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The Martha's Vineyard Times

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To the Editor:

Zeus and Apollo, the team of Jersey oxen raised and trained as working animals at the FARM Institute (TFI) have been ‘on tour’ off-Island for the past year, and they’re ready to come home.

The two oxen “washed ashore” on Martha’s Vineyard from northern Vermont in 2009 as week-old calves. They became the learning focus of TFI’s Whippersnappers educational summer program for children 10 to 15 years old. Participants spent three mornings each week learning to walk, groom, feed, and drive the cattle as an integral part of work on the farm. Zeus and Apollo grew from bottle-fed calves to working steers (the name for castrated bulls being trained for work) and finally became oxen when they reached the age of 4.

As working steers, and the only Island contestants, Zeus and Apollo entered the Martha’s Vineyard Agricultural Fair cattle show and won ribbons two years running with their apprentice drover, Edgartown student Jeremy Mercier, who had learned to drive the animals at the FARM Institute.

Taking a page from the history of Nomans Land fishing, the team of Jerseys hit the beach in the spring of 2013, and applied their increasing bulk and strength to haul out Mabel, the 28-foot wooden ketch built in the tradition of Nomans vessels for Vineyard Voyagers, Inc., to take young people on seafaring expeditions.

Reviving a longstanding Island tradition of employing oxen as draft power in parades, Zeus and Apollo joined the Christmas parade as sleigh-pulling reindeer look-alikes on top of a float when they were just calves, and then progressed to hauling a float on their own in the Christmas parade.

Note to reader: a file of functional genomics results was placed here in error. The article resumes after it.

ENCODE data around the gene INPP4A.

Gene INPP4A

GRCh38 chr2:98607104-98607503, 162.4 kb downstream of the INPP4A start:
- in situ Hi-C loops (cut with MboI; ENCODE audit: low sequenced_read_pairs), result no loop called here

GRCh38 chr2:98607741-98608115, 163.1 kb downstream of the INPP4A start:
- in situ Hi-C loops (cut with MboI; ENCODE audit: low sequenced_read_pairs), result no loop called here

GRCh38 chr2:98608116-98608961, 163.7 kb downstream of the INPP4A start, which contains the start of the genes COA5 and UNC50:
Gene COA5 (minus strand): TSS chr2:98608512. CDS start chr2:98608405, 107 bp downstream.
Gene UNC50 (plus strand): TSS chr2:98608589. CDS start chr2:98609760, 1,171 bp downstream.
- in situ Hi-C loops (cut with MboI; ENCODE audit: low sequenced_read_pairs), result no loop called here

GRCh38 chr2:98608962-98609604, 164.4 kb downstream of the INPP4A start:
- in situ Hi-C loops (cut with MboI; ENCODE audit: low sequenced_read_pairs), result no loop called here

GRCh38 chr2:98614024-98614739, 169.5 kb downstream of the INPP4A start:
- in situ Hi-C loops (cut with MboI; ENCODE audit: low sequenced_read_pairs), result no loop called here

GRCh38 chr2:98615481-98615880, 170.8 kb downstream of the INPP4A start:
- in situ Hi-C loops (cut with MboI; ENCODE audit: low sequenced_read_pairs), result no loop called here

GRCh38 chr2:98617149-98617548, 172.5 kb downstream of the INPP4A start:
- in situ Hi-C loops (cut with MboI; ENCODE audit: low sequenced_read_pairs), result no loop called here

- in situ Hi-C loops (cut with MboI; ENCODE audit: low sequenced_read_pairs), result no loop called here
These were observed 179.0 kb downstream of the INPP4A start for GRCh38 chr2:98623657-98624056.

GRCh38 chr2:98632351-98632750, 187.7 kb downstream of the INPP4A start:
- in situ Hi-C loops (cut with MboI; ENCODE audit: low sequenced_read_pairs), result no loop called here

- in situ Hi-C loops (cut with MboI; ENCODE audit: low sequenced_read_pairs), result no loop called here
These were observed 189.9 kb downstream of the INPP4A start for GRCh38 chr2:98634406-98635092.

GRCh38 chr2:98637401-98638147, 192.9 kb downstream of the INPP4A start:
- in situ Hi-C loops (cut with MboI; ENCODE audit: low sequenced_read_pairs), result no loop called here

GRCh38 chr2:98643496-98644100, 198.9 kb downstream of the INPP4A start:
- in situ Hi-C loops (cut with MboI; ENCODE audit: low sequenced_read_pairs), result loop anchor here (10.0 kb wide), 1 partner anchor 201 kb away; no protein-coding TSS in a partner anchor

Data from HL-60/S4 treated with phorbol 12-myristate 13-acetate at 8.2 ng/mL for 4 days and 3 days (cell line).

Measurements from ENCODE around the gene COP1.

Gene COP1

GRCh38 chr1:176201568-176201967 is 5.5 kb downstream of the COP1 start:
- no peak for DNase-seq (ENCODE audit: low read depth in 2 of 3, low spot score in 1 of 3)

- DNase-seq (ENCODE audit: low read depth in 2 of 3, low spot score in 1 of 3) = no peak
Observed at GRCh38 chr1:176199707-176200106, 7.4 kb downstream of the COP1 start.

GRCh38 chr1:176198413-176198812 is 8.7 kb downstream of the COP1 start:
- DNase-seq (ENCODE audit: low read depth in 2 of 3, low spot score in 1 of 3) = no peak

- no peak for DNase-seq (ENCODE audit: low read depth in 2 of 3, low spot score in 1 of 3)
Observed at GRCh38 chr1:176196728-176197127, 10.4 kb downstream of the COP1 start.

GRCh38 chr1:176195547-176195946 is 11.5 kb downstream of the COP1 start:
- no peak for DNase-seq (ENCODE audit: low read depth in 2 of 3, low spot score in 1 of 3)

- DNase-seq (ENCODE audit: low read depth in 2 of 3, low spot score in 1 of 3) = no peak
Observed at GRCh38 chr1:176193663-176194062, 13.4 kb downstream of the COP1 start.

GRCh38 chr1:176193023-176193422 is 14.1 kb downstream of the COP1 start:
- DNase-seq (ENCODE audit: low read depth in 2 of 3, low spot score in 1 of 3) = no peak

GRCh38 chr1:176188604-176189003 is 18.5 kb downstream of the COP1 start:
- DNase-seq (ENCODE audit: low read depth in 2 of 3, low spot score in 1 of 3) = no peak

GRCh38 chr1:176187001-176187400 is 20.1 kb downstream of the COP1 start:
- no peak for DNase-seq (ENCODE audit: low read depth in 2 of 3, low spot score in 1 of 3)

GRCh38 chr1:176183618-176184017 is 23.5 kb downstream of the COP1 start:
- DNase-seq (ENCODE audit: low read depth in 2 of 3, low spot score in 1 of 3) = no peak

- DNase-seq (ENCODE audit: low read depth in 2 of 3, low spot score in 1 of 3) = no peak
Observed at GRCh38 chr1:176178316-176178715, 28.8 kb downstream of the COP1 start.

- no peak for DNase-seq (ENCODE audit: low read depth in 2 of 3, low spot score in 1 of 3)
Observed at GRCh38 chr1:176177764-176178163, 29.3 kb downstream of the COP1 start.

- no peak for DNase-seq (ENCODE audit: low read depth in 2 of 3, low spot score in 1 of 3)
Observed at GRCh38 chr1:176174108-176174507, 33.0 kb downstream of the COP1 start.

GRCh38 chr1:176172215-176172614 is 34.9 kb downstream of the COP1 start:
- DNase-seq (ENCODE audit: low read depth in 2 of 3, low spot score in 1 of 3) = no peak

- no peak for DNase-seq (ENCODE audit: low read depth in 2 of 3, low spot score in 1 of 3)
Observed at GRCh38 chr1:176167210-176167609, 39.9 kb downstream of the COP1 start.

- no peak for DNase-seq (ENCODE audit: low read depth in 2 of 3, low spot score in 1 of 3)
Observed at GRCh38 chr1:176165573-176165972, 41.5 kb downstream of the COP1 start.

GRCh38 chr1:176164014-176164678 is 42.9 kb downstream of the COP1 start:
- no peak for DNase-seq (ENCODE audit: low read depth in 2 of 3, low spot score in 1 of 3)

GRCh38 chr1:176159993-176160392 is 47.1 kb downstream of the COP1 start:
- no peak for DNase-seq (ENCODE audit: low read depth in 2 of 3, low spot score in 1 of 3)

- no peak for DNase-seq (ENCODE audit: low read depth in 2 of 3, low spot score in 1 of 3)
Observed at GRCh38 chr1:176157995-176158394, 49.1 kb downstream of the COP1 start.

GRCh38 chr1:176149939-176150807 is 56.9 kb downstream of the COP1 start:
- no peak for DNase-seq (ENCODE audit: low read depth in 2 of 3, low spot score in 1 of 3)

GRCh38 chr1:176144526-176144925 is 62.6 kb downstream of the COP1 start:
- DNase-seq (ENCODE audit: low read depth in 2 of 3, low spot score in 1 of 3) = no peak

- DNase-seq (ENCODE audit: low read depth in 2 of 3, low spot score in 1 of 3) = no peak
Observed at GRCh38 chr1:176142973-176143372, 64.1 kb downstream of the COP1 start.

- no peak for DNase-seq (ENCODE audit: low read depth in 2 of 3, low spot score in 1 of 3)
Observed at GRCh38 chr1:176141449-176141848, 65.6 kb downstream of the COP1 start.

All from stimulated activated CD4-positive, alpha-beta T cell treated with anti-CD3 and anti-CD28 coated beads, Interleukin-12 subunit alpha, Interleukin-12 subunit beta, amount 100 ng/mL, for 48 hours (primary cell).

In the off-season at the FARM Institute, when there was no seasonal employee engaged to run the program and work the oxen, the TFI farm staff pitched in as default caretakers, trainers, and drovers for the animals. When I had to leave my position at the FARM for health reasons, the oxen program was discontinued, and the Jersey boys had to find a temporary home off-Island. Over the past year, they have been generously hosted at Spotted Dog Family Farm in Brandon, Vt.; FootLoose Farm in Granville, N.Y.; and are patiently awaiting “repatriation” to the Island from the Merck Forest and Farmland in Rupert, Vt.

I am earnestly looking for partners in the effort to bring Zeus and Apollo back to the Island. In order to continue the centuries-long tradition of working with oxen on Martha’s Vineyard, they need space to live, grass and hay to eat, work to do, and people who want to experience the satisfaction of learning to care for and work with animals. For more information and/or offers of partnership in the project, email sidney.morris@gmail.com, or call 774-563-0200.